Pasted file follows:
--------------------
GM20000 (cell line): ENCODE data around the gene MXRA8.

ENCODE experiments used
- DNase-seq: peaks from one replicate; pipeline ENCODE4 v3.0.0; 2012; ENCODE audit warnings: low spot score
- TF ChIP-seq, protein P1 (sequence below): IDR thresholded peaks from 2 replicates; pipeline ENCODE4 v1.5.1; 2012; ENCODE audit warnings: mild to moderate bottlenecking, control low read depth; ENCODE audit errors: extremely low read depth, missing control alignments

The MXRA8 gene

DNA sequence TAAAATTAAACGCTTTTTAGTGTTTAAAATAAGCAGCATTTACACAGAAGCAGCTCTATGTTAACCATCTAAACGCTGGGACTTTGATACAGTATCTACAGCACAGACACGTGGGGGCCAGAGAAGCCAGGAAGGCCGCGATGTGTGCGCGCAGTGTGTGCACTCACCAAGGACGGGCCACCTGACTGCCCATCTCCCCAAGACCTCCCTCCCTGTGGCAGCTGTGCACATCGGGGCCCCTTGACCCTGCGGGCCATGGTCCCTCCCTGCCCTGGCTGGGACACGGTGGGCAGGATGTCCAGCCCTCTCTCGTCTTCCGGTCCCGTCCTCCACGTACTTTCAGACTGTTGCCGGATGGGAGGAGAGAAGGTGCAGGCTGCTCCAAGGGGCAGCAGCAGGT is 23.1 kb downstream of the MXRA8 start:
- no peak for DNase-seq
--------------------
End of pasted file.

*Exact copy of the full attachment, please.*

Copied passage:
GM20000 (cell line): ENCODE data around the gene MXRA8.

ENCODE experiments used
- DNase-seq: peaks from one replicate; pipeline ENCODE4 v3.0.0; 2012; ENCODE audit warnings: low spot score
- TF ChIP-seq, protein P1 (sequence below): IDR thresholded peaks from 2 replicates; pipeline ENCODE4 v1.5.1; 2012; ENCODE audit warnings: mild to moderate bottlenecking, control low read depth; ENCODE audit errors: extremely low read depth, missing control alignments

The MXRA8 gene

DNA sequence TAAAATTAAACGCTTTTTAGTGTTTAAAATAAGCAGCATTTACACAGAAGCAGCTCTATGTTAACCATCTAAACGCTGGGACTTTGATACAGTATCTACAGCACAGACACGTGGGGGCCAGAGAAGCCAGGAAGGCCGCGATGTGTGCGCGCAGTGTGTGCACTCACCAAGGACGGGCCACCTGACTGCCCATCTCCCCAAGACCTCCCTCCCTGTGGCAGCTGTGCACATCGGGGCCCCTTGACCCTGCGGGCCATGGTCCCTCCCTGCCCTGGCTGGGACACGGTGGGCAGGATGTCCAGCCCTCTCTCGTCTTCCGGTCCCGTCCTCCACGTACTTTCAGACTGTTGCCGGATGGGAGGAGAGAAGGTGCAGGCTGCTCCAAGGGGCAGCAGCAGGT is 23.1 kb downstream of the MXRA8 start:
- no peak for DNase-seq